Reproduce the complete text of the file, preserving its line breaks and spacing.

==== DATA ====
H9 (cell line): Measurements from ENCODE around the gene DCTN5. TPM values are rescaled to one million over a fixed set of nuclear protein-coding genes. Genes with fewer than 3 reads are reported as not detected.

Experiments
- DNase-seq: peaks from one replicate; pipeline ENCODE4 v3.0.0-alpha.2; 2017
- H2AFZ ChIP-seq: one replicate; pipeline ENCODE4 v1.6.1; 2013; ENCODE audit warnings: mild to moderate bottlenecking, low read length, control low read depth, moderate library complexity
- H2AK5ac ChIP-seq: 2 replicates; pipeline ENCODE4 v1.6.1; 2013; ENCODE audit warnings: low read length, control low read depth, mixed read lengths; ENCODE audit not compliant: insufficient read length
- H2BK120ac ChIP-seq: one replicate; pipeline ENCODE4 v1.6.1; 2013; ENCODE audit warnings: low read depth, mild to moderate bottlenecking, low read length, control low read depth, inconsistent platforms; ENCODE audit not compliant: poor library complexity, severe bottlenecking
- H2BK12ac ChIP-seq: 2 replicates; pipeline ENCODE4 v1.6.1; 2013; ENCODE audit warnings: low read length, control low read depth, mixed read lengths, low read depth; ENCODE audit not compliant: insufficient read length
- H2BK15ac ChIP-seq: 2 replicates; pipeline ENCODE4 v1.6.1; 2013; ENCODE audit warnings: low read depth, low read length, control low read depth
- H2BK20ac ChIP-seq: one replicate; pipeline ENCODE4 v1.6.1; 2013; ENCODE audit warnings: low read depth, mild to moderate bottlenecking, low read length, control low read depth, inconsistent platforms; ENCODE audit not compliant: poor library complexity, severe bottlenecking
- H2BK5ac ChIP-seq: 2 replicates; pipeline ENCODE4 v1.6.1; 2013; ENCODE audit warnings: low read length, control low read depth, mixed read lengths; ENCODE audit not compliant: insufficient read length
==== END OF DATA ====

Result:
H9 (cell line): Measurements from ENCODE around the gene DCTN5. TPM values are rescaled to one million over a fixed set of nuclear protein-coding genes. Genes with fewer than 3 reads are reported as not detected.

Experiments
- DNase-seq: peaks from one replicate; pipeline ENCODE4 v3.0.0-alpha.2; 2017
- H2AFZ ChIP-seq: one replicate; pipeline ENCODE4 v1.6.1; 2013; ENCODE audit warnings: mild to moderate bottlenecking, low read length, control low read depth, moderate library complexity
- H2AK5ac ChIP-seq: 2 replicates; pipeline ENCODE4 v1.6.1; 2013; ENCODE audit warnings: low read length, control low read depth, mixed read lengths; ENCODE audit not compliant: insufficient read length
- H2BK120ac ChIP-seq: one replicate; pipeline ENCODE4 v1.6.1; 2013; ENCODE audit warnings: low read depth, mild to moderate bottlenecking, low read length, control low read depth, inconsistent platforms; ENCODE audit not compliant: poor library complexity, severe bottlenecking
- H2BK12ac ChIP-seq: 2 replicates; pipeline ENCODE4 v1.6.1; 2013; ENCODE audit warnings: low read length, control low read depth, mixed read lengths, low read depth; ENCODE audit not compliant: insufficient read length
- H2BK15ac ChIP-seq: 2 replicates; pipeline ENCODE4 v1.6.1; 2013; ENCODE audit warnings: low read depth, low read length, control low read depth
- H2BK20ac ChIP-seq: one replicate; pipeline ENCODE4 v1.6.1; 2013; ENCODE audit warnings: low read depth, mild to moderate bottlenecking, low read length, control low read depth, inconsistent platforms; ENCODE audit not compliant: poor library complexity, severe bottlenecking
- H2BK5ac ChIP-seq: 2 replicates; pipeline ENCODE4 v1.6.1; 2013; ENCODE audit warnings: low read length, control low read depth, mixed read lengths; ENCODE audit not compliant: insufficient read length